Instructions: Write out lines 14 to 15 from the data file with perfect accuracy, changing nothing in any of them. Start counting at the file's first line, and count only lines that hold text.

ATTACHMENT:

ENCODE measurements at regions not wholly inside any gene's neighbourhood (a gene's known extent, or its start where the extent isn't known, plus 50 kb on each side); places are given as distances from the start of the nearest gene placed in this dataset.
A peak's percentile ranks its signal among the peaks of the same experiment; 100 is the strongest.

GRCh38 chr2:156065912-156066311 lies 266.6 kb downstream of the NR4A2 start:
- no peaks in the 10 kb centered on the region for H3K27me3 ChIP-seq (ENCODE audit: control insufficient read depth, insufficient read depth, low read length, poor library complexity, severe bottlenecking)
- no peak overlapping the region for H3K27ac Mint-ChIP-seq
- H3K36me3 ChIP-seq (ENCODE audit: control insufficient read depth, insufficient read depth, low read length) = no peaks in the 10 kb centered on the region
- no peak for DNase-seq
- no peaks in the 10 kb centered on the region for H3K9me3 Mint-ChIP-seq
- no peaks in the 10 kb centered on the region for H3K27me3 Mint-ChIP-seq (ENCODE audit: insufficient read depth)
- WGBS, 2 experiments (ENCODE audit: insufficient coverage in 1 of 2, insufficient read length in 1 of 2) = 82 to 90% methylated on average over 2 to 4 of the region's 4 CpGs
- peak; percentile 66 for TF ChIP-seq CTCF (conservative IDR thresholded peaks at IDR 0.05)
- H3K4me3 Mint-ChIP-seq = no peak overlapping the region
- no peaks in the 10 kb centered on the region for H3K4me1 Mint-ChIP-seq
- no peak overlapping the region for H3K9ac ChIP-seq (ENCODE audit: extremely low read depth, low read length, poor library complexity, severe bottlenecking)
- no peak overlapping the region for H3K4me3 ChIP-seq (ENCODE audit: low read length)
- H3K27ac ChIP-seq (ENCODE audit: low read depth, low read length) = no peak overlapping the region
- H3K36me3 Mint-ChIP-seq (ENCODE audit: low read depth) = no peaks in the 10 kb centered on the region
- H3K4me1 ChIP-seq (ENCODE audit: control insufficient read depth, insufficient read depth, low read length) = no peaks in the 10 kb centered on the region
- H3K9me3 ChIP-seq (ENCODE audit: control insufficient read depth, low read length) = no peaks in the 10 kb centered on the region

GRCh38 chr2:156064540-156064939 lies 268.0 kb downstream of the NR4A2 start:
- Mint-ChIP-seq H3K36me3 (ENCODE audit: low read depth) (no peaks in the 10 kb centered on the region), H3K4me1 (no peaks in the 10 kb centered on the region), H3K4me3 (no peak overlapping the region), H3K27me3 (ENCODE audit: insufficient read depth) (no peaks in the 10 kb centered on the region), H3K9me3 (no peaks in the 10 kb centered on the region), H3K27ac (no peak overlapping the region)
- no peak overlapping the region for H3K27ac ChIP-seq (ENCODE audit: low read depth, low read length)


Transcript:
- no peak overlapping the region for H3K9ac ChIP-seq (ENCODE audit: extremely low read depth, low read length, poor library complexity, severe bottlenecking)
- no peak overlapping the region for H3K4me3 ChIP-seq (ENCODE audit: low read length)